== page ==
All gone: No new hires for empty Forest Ministry office

By Andru McCracken


Not a single staff person for the Ministry of Forests lives in the Robson Valley anymore, save fire protection staff in Valemount. The four staff that used to work for the Ministry of Forests in McBride have now retired according to a spokesperson with the Ministry of Forests, Lands, Natural Resource Operations and Rural Development.

Staffing levels have been on the decline since 2011 when four staff worked for stewardship, engineering, compliance and enforcement, and Recreation Sites & Trails.

“All staff have now retired from the location,” said the spokesperson. “Many of the services previously provided at the district and regional offices can be accessed online at FrontCounterBC.gov.bc.ca or by calling 1-877-855-3222.”

The Rocky Mountain Goat asked for the value of timber leaving the Robson Valley Timber Supply Area, and the Ministry responded instead with the total volume and not a dollar value.

“In 2019, a total of 135,436.31 m3 was scaled in Robson Valley Timber Supply Area,” the spokesperson said.

In Prince George District there are 31 staff members whose responsibilities include the Robson Valley.

“The total Annual Allowable Cut (AAC) for the Prince George Timber Supply Area is 8,350,000 m3, and the AAC for the Robson Valley Timber Supply Area is 363,559 m3,” she said. “The relative magnitude of operations is not solely based on harvest levels but is impacted by numerous factors including industrial activities and community populations.”

Mayor Eugene Runtz is not happy with the situation.

“I just think it is wrong. Fundamentally wrong,” he said. “What they have done is they have centralized and let RPFs do a bunch of things. That is not the same as government people being there taking part in the community.”

Runtz said shrinking the forest service hasn’t been good for McBride.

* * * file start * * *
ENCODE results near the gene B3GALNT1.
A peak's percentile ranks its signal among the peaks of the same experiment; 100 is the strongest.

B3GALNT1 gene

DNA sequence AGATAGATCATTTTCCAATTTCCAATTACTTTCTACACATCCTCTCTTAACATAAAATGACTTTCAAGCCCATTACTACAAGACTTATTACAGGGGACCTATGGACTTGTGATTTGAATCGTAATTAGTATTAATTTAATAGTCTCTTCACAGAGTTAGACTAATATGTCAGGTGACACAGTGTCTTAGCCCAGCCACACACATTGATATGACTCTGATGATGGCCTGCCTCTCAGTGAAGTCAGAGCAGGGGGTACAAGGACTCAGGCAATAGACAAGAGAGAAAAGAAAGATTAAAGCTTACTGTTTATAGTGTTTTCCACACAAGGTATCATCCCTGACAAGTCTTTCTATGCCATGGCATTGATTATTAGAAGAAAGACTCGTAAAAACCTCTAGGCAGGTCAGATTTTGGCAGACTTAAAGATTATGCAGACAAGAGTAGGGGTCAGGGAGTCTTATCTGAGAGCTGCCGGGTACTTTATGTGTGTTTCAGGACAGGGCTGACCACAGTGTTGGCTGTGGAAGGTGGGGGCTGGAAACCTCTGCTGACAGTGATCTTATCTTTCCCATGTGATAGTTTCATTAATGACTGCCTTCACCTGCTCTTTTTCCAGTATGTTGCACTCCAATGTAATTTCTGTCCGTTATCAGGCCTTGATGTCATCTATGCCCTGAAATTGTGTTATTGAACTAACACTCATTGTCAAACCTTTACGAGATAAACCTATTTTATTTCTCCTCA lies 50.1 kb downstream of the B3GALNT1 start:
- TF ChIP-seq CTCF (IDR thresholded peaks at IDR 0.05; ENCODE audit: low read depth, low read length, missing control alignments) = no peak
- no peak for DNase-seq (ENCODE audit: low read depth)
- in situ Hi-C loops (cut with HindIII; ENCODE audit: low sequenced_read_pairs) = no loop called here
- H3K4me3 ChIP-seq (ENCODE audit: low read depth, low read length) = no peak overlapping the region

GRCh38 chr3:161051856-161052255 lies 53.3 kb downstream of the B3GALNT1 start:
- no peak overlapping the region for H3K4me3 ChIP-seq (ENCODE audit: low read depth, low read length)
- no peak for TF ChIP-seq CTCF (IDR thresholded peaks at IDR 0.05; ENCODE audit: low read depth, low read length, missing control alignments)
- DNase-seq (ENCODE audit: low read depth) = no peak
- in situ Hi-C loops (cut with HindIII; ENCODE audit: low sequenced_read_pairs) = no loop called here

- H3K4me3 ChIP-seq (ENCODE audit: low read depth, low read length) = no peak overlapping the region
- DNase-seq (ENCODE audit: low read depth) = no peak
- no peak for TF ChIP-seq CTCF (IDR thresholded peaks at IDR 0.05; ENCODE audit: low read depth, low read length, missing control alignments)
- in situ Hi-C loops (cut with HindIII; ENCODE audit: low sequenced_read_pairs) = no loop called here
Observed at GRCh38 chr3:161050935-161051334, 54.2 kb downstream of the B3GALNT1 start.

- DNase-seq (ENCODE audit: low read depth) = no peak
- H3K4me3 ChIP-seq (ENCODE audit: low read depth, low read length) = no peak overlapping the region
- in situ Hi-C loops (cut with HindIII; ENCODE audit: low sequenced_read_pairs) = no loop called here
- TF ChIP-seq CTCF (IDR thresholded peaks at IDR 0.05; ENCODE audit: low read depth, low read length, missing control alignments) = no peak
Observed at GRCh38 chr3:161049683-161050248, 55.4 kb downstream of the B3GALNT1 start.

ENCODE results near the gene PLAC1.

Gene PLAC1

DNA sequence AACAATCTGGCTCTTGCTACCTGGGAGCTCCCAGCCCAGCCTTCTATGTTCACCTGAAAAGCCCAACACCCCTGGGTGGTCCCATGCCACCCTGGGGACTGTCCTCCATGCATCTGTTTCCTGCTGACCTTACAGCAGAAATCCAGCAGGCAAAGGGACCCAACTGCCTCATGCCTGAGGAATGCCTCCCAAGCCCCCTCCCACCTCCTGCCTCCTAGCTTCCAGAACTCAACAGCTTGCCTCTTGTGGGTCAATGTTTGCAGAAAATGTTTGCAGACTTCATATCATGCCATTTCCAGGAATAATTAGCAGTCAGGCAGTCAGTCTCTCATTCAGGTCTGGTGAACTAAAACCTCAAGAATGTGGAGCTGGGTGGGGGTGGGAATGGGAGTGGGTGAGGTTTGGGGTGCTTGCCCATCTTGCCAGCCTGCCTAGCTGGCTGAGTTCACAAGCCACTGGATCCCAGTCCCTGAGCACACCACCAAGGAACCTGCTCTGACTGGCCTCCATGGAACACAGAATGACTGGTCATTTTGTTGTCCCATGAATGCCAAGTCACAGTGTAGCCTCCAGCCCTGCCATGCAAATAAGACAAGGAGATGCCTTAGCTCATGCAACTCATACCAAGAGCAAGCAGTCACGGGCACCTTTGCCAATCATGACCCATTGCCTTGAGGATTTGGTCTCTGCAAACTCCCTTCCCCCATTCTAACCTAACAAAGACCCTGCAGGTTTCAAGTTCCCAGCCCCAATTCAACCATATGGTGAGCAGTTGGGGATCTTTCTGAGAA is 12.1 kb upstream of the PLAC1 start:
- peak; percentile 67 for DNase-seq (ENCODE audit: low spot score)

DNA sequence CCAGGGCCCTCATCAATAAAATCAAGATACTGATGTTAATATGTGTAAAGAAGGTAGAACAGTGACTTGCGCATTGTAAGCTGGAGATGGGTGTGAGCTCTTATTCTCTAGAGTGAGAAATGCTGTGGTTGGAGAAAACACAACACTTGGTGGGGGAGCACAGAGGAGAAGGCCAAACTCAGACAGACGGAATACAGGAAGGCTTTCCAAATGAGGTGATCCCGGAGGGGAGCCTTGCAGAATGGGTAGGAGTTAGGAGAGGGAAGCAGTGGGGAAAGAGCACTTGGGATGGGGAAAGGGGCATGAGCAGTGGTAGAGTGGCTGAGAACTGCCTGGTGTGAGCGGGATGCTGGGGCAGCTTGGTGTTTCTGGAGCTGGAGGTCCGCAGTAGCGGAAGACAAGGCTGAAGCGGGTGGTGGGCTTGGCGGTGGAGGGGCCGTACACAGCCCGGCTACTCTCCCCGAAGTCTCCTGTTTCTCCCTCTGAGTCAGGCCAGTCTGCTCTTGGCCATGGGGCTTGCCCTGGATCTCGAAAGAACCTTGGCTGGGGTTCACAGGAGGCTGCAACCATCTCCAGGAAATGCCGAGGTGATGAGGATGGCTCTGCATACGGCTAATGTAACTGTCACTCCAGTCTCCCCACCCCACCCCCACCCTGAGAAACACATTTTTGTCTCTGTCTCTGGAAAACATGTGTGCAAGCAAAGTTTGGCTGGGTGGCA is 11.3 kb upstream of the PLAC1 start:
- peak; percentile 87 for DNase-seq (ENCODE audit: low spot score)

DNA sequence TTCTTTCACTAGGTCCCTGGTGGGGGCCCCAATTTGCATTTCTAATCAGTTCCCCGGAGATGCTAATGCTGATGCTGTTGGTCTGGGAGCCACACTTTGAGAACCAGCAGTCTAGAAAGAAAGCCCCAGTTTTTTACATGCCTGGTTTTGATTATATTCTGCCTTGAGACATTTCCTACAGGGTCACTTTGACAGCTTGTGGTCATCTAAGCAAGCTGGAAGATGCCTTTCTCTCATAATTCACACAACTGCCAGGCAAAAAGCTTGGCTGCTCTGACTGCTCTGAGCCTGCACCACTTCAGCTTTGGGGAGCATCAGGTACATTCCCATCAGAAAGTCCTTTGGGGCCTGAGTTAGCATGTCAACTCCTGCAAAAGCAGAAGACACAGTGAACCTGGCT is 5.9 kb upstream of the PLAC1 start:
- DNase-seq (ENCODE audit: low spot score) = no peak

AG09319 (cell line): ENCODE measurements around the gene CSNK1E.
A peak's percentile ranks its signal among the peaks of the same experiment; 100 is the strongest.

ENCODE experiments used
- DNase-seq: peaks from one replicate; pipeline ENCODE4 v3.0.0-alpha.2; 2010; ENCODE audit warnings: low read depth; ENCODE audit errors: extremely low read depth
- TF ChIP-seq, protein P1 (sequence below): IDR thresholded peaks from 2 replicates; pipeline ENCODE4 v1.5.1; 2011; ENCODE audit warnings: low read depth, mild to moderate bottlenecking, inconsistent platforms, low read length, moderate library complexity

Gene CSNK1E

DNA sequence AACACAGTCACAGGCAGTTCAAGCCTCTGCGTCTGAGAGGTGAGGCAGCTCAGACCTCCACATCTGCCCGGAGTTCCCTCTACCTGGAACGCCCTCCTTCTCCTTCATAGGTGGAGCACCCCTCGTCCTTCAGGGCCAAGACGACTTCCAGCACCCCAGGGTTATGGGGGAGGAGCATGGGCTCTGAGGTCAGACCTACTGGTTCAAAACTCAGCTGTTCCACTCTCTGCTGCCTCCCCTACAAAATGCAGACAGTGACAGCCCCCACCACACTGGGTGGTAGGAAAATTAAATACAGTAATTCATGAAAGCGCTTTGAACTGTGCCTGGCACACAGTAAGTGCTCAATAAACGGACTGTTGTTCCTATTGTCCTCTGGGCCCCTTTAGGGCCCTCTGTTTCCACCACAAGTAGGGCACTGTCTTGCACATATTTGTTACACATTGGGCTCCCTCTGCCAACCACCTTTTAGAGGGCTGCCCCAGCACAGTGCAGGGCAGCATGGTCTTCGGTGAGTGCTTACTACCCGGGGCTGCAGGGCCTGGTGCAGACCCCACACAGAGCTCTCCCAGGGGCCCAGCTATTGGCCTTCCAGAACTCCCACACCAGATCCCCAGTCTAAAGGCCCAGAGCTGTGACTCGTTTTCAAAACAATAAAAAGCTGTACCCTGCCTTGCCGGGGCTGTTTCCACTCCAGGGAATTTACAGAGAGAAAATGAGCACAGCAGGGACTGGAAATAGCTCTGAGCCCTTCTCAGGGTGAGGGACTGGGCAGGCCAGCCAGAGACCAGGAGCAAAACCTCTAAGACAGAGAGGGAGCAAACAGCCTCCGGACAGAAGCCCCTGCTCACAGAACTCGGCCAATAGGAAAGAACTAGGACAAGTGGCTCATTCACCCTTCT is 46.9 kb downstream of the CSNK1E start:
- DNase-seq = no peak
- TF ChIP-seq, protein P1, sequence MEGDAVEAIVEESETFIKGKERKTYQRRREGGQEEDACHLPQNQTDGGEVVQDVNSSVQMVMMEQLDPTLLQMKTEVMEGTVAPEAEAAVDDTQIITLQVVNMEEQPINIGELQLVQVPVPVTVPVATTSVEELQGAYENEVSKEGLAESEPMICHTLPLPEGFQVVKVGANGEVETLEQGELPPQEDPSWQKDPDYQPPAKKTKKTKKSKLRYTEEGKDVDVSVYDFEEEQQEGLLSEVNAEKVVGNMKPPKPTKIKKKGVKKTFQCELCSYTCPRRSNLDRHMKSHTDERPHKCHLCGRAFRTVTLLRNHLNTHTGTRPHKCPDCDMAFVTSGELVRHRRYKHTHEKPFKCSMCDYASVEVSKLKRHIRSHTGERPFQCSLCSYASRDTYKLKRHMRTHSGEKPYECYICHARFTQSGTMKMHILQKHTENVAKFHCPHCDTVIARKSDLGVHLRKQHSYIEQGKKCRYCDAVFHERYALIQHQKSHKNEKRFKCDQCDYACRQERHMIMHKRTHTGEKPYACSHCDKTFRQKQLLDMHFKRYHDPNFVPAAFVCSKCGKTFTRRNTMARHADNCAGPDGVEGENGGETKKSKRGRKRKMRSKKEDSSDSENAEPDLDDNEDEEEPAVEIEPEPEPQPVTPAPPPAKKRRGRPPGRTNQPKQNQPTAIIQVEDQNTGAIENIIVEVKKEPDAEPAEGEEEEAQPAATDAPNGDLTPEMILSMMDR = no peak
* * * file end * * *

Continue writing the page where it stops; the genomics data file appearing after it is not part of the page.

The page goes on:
“They become these people that aren’t related to what is happening in the bush,” he said. “When you are living by each other you tend to work with each other.”

Runtz said keeping jobs in communities makes economic sense at the provincial level.

“When you spend money in communities, it comes back many-fold,” he said.

Runtz said that when in power, the BC Liberals had committed to keeping 5 positions in the valley.

The valley used to have a district office that employed as many as 40 people, and retained 28 when it closed. That district office was closed by the BC liberals in March 2003 in a wave of changes affecting the forest sector.

A former forestry employee wondered how the Prince George District Office will handle flooding and the potential for washed out roads.

Because the fall was so wet, they believe the potential for hazard is great.

“My colleague would have been very busy in the spring helping in different situations. Now we don’t have a guy resident here,” they said. “This is the first Spring without [the engineer] located in the Community.”

Despite the loss of these government positions, Runtz said he is meeting young families who are moving to McBride for its beauty, affordability and lifestyle.

“They tell me they don’t make a lot of money here, but cost of living is much less. With the land prices, they can see a future here when they can buy a home.”

Runtz said he wants jobs, and he’s not picky about where they come from.

MLA Shirley Bond was contacted for comment but did not respond by press time.

EDITED March 17, 2020 9:30 pm to include FLNRO Staff working on fire protection in Valemount. We had incorrectly stated that no ministry staff lived in the area at this time.

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